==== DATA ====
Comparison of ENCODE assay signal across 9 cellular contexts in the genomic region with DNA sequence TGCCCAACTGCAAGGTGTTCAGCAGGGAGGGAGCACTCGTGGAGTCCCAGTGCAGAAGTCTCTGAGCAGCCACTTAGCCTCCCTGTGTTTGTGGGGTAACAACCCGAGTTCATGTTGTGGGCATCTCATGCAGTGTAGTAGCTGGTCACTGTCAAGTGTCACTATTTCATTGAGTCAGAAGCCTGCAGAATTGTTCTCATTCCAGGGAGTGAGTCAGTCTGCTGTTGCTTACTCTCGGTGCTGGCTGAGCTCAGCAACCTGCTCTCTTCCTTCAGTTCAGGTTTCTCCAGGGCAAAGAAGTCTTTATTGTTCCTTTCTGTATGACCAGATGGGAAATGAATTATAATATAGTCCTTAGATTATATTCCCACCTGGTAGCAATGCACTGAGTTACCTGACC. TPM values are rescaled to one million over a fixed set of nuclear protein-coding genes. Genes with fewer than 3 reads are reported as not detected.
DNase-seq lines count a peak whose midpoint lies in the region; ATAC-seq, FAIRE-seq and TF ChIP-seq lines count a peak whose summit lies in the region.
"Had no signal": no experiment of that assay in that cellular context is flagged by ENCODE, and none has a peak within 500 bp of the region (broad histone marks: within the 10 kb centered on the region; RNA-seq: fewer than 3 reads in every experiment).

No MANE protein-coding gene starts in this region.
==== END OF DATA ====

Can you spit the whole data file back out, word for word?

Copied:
Comparison of ENCODE assay signal across 9 cellular contexts in the genomic region with DNA sequence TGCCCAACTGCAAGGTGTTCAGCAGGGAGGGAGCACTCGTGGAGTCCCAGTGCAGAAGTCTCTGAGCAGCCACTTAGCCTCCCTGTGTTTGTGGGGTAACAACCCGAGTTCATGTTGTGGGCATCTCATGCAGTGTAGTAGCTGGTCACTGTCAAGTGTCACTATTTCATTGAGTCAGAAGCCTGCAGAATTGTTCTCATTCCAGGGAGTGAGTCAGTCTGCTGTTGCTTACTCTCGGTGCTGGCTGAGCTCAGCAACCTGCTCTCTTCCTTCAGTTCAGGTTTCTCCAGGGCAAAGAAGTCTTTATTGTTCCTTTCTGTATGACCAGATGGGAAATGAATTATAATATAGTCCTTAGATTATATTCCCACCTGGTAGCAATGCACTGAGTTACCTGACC. TPM values are rescaled to one million over a fixed set of nuclear protein-coding genes. Genes with fewer than 3 reads are reported as not detected.
DNase-seq lines count a peak whose midpoint lies in the region; ATAC-seq, FAIRE-seq and TF ChIP-seq lines count a peak whose summit lies in the region.
"Had no signal": no experiment of that assay in that cellular context is flagged by ENCODE, and none has a peak within 500 bp of the region (broad histone marks: within the 10 kb centered on the region; RNA-seq: fewer than 3 reads in every experiment).

No MANE protein-coding gene starts in this region.